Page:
Here, I would say there is one true mass – the waterfall – and perhaps another weaker mass in the ice in the foreground. Note that the waterfall is the more interesting mass, even though the ice takes up more space in the image. In addition to the masses, there are many lines here, emanating from the waterfall toward the ice and toward the sky.
Another easy one before we move further on:
Lava erupts from the Holuhraun volcano, Iceland, 2014.
Canon 5D3, Canon 70-300mm F4-5.6, 1/1250 sec, F4, ISO 3200
One main mass, and two lines I can see. The mass is the eruption, the lines emanating from it are the lava river and the cloud of ash. The rest is filler to keep the balance and add detail and interest. When dissecting a composition, the filler elements can be viewed as existing in another, secondary dimension to the main elements.
By now, I hope you’re beginning to see a pattern: very often, lines come out of the masses, sometimes connecting them and even creating a sense of motion. I can’t stress how important that realization is for composition. More on that later.
Ok, so far it’s been a child’s play. What about this image:
Lava drops down to the Pacific Ocean in the Kamokuna Ocean Entry, Island of Hawaii.
Canon 5D3, Canon 70-300mm F4-5.6, 1/800 sec, F6.3, ISO 1600
This is much more challenging, but still, I’d like you to try to figure out what you think the lines and masses are here. Try to think what elements, or element groups, draw the attention of the viewer and have some sort of gravity in the image.
As for me – I see two main masses here: the large chunk of lava on the top left, and the four smaller streams on the bottom right. There are lines, too: the lava feeding the larger stream and dropping from it, and the reflections on the water. Have a look at the diagram below and see if you agree with me:
|Do you agree with this analysis?|
It might be argued that the four streams on the right aren’t a mass but lines. But I would argue that these streams are a subject which counterbalances the one on the left, and that they are indeed prominent and differentiated from their surroundings as a group. Moreover, this mass counterbalances the one on the left, creating a more appealing composition without one side being ‘heavier’ than the other. The lines on the bottom do the same thing, balancing each other by going in opposite directions. One by one, the ideas behind good compositions are revealed here – I hope you see them, but even if you still don’t, I will discuss them explicitly in future articles.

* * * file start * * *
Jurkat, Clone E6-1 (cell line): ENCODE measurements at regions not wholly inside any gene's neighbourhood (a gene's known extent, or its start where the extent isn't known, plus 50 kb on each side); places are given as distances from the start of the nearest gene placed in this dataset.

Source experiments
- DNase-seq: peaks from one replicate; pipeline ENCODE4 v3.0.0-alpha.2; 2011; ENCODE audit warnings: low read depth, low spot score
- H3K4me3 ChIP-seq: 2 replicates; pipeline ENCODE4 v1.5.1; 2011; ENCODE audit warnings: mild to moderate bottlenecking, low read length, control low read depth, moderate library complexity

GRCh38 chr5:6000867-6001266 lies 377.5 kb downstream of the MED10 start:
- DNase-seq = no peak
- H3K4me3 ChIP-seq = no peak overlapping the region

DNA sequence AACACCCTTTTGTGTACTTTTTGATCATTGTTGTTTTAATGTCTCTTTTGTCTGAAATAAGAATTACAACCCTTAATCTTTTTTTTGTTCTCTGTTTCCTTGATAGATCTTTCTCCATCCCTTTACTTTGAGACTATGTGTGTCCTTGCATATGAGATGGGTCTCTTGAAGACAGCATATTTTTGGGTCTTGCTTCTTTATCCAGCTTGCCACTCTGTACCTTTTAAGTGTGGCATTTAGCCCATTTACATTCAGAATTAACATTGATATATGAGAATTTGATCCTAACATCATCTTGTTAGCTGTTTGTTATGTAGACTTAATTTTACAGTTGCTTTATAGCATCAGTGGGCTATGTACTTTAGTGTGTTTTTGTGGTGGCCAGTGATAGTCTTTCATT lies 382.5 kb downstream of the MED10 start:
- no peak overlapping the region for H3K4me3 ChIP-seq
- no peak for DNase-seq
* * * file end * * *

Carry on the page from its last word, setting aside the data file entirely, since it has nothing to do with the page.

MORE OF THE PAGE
What about this example:
Beautiful red rock near Moab, Utah.
DJI Mavic II Pro, 1/20 sec, F4, ISO 200
It seems to me like there are no masses at all here, only lines. There is nothing that stands out as a distinguishable subject (this could be debated), but there is motion, light, color and really nice texture, and there is a direction in the composition. I think the branched nature of the lines in this image compensates for lack of distinguishable subjects.
|lines coming out of lines contribute to the interest.|
So far, this has been not more than a nice exercise in photographic vision. But there is a definite point to seeing compositional elements as masses and lines, or as abstract shapes in general. When you adopt this type of vision, it makes it easier to build a good composition and to make sense of the puzzle you face when shooting landscape shots. Next order of business will be explaining what we can actually do with these shapes we found, how to use their properties to arrange them in our image, how to balance them and how to build an ordered composition out of the mess. I intend to do just that in the next articles.
But as a last exercise, have a look at the images below and try to find the masses and the lines in them, if any. Can you begin to develop a sense as to how the masses and lines work together? I’d also like you to ask yourself the following questions:
- Can you see why I ordered the masses like I did?
- Do the main masses in the image ‘face’ any direction? If they do, what does it contribute to the composition, and how does it determine the placement of these and other masses?
- How do the different traits of the masses affect their absolute position in the image? How do they affect their position relative to other elements?
- What other aspects of each image, other than the masses, are balanced, and in what ways?
If you shoot yourself, it would be very beneficial to ask these exact questions about your own images.
In the next articles, I will make use of the definitions introduced here, and begin to explain how to use the properties of masses and lines to create good compositions.
Erez Marom is a professional nature photographer, photography guide and traveler based in Israel. You can follow Erez’s work on Instagram and Facebook, and subscribe to his mailing list for updates and to his YouTube channel.
If you’d like to experience and shoot some of the world’s most fascinating landscapes with Erez as your guide, take a look at his unique photography workshops in Namibia, Greenland, Colombia, The Lofoten Islands, Indonesia and the Argentinean Puna.
Erez offers video tutorials discussing his images and explaining how he achieved them.
Selected Articles by Erez Marom:
- On Originality in Landscape Photography
- Lava Frenzy: Shooting Fagradalsfjall Volcano
- Parallelism in Landscape Photography
- Winds of Change: Shooting changing landscapes
- On Causality in Landscape Photography
- Shooting Kīlauea Volcano, Part 1: How to melt a drone
- The Art of the Unforeground
- Whatever it Doesn’t Take
- Almost human: photographing critically endangered mountain gorillas